Tony Stewart to honor Bobby Allison at Darlington
Tony Stewart unveils his throwback paint scheme honoring NASCAR Hall of Famer Bobby Allison. Stewart will run the Coca-Cola No. 14 at Darlington Raceway Labor Day weekend.
Bobby Isaac joins NASCAR Hall of Fame Class 2016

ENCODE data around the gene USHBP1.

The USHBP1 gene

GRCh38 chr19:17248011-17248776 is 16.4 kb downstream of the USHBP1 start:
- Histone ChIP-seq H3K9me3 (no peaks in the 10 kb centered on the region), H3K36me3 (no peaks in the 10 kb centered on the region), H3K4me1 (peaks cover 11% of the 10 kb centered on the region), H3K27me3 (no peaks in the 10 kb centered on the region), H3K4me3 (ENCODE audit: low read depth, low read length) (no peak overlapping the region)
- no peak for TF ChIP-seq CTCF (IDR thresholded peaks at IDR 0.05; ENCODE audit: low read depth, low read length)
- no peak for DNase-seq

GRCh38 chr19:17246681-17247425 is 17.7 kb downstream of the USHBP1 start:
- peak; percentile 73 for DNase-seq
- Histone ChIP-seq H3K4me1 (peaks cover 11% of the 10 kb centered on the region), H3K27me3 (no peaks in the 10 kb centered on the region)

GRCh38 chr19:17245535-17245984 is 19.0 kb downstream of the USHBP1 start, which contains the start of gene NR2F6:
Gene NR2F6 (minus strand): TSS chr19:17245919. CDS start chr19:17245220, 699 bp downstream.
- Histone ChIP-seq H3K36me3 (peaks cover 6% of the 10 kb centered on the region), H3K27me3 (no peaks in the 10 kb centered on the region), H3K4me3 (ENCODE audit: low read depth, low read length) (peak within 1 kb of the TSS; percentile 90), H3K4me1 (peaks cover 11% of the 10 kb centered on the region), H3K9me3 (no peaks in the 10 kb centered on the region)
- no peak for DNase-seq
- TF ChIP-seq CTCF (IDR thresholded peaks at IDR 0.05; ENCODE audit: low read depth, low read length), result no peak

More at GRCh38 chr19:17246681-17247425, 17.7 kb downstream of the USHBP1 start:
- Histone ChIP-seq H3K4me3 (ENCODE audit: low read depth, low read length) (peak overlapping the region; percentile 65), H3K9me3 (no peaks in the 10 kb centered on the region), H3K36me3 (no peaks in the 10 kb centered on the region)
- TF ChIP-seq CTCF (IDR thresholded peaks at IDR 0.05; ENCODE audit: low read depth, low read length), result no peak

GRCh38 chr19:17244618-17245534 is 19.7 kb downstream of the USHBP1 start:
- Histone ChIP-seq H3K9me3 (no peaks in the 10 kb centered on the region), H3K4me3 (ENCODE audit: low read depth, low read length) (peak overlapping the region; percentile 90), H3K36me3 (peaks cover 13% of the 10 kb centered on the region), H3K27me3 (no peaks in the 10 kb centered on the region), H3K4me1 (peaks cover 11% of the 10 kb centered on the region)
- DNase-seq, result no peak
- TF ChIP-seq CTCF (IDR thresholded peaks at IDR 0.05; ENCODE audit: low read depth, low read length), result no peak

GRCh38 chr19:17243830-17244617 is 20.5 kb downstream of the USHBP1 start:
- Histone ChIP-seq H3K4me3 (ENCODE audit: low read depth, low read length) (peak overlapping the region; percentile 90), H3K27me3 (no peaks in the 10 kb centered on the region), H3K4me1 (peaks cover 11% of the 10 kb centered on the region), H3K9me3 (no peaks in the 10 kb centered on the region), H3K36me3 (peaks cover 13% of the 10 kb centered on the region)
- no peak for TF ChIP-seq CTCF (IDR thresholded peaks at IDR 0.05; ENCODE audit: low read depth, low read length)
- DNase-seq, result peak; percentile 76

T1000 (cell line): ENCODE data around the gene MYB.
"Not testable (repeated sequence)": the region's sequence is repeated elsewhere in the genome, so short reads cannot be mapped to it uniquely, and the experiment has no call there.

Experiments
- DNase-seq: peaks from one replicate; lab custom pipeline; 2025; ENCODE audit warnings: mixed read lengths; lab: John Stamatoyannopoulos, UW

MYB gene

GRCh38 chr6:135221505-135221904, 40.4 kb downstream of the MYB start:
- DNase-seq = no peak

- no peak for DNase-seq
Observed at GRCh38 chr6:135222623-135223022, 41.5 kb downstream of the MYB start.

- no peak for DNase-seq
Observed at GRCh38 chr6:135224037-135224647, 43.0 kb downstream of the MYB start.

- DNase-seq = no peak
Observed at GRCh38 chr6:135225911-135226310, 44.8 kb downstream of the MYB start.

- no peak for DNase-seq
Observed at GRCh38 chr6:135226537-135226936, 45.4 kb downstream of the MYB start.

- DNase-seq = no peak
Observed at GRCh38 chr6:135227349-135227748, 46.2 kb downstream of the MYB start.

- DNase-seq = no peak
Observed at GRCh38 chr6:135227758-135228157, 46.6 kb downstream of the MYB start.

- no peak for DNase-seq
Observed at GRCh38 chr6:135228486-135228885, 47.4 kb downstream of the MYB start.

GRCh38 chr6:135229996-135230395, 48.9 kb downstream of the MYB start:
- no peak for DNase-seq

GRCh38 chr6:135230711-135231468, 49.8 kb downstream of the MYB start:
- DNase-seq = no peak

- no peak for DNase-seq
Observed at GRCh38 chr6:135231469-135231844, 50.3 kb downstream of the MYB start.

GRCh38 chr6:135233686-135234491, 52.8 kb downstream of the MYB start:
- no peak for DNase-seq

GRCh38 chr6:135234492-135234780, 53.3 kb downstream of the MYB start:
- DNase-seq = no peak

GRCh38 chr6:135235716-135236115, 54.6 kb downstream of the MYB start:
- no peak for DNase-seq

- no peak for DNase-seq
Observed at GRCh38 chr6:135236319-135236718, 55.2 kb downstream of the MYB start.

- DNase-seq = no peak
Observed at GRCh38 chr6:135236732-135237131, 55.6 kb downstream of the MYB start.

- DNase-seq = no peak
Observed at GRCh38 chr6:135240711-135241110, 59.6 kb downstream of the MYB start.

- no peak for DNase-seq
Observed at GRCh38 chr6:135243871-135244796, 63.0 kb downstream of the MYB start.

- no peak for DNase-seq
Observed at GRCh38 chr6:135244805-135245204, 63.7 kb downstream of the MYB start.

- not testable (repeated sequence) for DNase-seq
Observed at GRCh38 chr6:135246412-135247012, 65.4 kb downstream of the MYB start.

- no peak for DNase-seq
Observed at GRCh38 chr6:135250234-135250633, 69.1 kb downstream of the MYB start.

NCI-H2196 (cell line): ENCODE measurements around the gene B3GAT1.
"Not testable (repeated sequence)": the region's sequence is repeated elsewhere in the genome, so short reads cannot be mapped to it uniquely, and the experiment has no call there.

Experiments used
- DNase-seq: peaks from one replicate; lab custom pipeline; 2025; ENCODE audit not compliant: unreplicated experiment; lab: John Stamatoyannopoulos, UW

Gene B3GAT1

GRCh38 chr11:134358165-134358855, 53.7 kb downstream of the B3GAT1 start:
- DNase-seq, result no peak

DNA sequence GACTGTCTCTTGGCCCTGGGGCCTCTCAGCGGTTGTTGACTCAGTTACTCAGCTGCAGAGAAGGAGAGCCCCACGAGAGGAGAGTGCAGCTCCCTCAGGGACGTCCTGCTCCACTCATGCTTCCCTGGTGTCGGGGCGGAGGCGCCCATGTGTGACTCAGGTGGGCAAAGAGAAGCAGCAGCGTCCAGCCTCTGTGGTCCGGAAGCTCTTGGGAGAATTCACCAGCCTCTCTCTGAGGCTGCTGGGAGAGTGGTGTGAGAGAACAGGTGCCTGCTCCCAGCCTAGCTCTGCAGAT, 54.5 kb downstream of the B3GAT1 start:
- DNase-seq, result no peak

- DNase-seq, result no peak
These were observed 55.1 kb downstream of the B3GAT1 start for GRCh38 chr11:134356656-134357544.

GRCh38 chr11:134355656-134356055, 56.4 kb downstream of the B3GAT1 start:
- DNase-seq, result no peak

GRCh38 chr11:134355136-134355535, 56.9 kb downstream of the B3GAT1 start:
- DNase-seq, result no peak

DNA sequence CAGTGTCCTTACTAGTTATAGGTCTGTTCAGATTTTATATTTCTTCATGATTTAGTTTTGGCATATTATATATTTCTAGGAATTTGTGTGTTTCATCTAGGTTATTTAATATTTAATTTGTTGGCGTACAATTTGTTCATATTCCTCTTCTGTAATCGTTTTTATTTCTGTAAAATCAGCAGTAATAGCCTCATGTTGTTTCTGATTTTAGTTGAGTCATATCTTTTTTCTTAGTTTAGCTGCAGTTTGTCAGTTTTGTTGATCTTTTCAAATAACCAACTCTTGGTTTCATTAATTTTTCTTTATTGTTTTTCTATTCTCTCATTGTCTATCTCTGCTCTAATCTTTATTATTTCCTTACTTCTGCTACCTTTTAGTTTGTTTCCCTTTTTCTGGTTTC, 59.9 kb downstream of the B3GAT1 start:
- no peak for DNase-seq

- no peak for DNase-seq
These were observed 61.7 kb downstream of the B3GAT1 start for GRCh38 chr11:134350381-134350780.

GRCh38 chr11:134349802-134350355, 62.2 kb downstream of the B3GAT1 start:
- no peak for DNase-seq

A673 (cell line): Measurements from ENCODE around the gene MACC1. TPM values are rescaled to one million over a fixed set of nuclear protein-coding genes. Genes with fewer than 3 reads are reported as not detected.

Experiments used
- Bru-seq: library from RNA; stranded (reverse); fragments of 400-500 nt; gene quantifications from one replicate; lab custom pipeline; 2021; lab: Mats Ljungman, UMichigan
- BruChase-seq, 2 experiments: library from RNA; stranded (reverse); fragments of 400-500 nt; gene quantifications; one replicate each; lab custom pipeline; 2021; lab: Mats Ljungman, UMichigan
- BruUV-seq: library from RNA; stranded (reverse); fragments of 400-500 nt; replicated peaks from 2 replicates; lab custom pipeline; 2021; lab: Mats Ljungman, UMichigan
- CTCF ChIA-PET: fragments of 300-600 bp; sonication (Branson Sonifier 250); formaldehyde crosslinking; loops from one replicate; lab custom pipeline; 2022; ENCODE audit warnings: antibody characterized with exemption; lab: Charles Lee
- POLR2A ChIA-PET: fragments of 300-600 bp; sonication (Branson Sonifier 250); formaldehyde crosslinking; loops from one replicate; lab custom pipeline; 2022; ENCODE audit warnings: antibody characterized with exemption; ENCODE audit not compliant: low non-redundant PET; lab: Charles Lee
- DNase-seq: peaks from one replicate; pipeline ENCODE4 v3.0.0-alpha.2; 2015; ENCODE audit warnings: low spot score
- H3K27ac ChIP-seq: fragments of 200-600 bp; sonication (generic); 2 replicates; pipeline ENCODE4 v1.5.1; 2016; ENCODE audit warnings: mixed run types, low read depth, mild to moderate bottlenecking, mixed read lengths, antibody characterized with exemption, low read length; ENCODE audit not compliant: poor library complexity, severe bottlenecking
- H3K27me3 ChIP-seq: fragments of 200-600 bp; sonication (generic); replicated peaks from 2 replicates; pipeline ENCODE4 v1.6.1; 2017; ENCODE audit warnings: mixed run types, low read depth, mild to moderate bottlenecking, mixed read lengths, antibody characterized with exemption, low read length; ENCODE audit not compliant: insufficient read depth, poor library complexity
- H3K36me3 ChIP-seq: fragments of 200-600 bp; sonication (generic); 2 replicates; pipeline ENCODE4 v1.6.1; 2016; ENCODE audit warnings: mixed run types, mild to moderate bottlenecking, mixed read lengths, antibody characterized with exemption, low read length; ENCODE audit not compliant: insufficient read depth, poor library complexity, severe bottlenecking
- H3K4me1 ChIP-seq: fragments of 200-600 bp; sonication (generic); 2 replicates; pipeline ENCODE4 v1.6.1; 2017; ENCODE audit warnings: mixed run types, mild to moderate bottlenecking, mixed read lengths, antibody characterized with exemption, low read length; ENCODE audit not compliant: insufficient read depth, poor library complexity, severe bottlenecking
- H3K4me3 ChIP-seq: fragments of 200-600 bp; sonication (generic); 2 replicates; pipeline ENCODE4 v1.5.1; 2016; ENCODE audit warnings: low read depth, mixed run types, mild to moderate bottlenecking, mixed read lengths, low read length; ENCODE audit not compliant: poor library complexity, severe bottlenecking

RELATED: Learn more about the NASCAR Hall of Fame In a different era, in which stock cars driven to and past their limits didn't break with frequency, there's no telling how many races or championships Bobby Isaac might have won. Isaac, the 1970 NASCAR premier series champion, won 37 of his 309 starts. But he was a DNF -- did not finish -- 129 times. His 49 poles rank 10th all-time, with 19 -- a still-standing, single-season mark -- coming in 1969. Only 38 drivers have won 19 or more poles in a career. Nobody ever had to tell Isaac to "stand on it." " Bobby was a never-give-up kind of guy," said Buddy Parrott, a member of Isaac's No. 71 K&K Insurance Dodge crew and a 49-time winner as a premier series crew chief for NASCAR Hall of Famers Richard Petty, Rusty Wallace and Darrell Waltrip among others. " Bobby had no fear." Isaac's accomplishments are such that he'll join the NASCAR Hall of Fame's Class of 2016 along with Jerry Cook, Terry Labonte , O. Bruton Smith and Curtis Turner. Their induction will take place Jan. 22 in Charlotte, N.C. The ceremonies will be broadcast live at 8 p.m. ET by NBCSN. Isaac, born on a farm near Catawba, North Carolina in 1932, saw his first stock car race at nearby Hickory (N.C.) Motor Speedway and at age 17 bought a 1937 Ford and put roll bars in it. He flipped the car on the race's second lap but that didn’t dampen his desire. Working at a variety of low-paying jobs, Isaac began racing the NASCAR late model sportsman circuit. He survived but sometimes just barely. "One time I drove 200 miles to drive a fellow's modified car with $4 in my pocket," he once said. "I figured that I'd have enough to buy gas and get down there and eat a hot dog before the race. The gas was $3 but I had to put two quarts of oil in my car so I was broke when I left town. When the feature started my stomach was not only growling but I didn’t have enough gas to get back home. "I drove that car as hard as I could and won. I had to win." Isaac, described by some as "mercurial," went sportsman racing fulltime in 1958, driving for Ralph Earnhardt. He won 28 feature events, competing against the likes of NASCAR Hall of Famers Ned Jarrett and David Pearson. Isaac, at age 28, competed in his first premier series event in 1961. Driving a Dodge for Ray Nichels, he won his first race in 1964 -- a 50-lap Daytona 500 qualifier in which he edged Jimmy Pardue in a photo finish after Richard Petty ran out of fuel. With factory-supported teams jumping in and out of the sport in the mid-1960s, Isaac went from top ride to no seat at all. His fortunes changed in 1968 when he was hired by Indiana insurance magnate Nord Krauskopf and paired with legendary crew chief Harry Hyde, whose larger than life persona was captured as Harry Hogg in the film "Days of Thunder." Over the course of five seasons, 1968 to 1972, the trio's "Poppy Red" Dodges won 36 times -- 17 alone in 1969 when Isaac won 17 times in 50 starts. Bedeviled by 19 failures to finish, Isaac wound up sixth in the championship standings. Isaac "only" won 11 times in his championship season, but the DNFs were reduced to just nine. The K&K team is remembered best for its winged Dodge Charger Daytona, the needle-nosed, high rear-wing version of the standard Charger. Remarkably, Isaac visited Victory Lane only once in that model, at Texas World Speedway in 1969, his 20th career win and first on a superspeedway. "We won a lot of short-races, but we couldn't pull it all together on the big tracks until the last race of the season," said Isaac in Greg Fielden's book "NASCAR: The Complete History." "Winning the championship gave me personal satisfaction, but I'd rank it second to the Texas win. "The way I look at it, it took me seven years to win a superspeedway race and only three years to win the championship." In September 1971 the team took its winged car to the Bonneville Salt Flats in western Utah where Isaac set 28 speed records, including a 217.368 mph "flying kilometer" mark. "That car weighed 3,900 pounds and it had 650 horses in the motor," Hyde told Car and Driver's Bob Zeller in May 2002. "And when Bobby set it sideways, it looked like a hydroplane on water. He came by at 200 mph broadside with a big rooster tail of salt comin' out the back." Driving part-time schedules for a number of owners, Isaac ran his last premier series race in 1976. He returned to Hickory Motor Speedway the following year where, on Aug. 14, he pulled out of a sportsman race feeling ill and was taken to a local hospital where he succumbed to heart failure at age 45. Isaac was inducted into the National Motorsports Hall of Fame in 1979 and the International Motorsports Hall of Fame in 1996. In 1998, NASCAR honored him as one of its 50 Greatest Drivers of all time. Tickets are available for the NASCAR Hall of Fame Induction Dinner and Ceremony (limited quantities available). Individual ticket and ticket packages are available at ticketmaster.com, the NASCAR Hall of Fame Box Office or by calling 800.745.3000.